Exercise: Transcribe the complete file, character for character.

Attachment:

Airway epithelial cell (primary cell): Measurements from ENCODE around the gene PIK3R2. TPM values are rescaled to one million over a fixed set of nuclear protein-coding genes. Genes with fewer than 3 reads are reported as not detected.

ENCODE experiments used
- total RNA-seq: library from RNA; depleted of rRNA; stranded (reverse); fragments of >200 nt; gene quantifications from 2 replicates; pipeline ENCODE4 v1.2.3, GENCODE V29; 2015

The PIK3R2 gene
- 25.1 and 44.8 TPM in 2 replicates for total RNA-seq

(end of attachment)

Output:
Airway epithelial cell (primary cell): Measurements from ENCODE around the gene PIK3R2. TPM values are rescaled to one million over a fixed set of nuclear protein-coding genes. Genes with fewer than 3 reads are reported as not detected.

ENCODE experiments used
- total RNA-seq: library from RNA; depleted of rRNA; stranded (reverse); fragments of >200 nt; gene quantifications from 2 replicates; pipeline ENCODE4 v1.2.3, GENCODE V29; 2015

The PIK3R2 gene
- 25.1 and 44.8 TPM in 2 replicates for total RNA-seq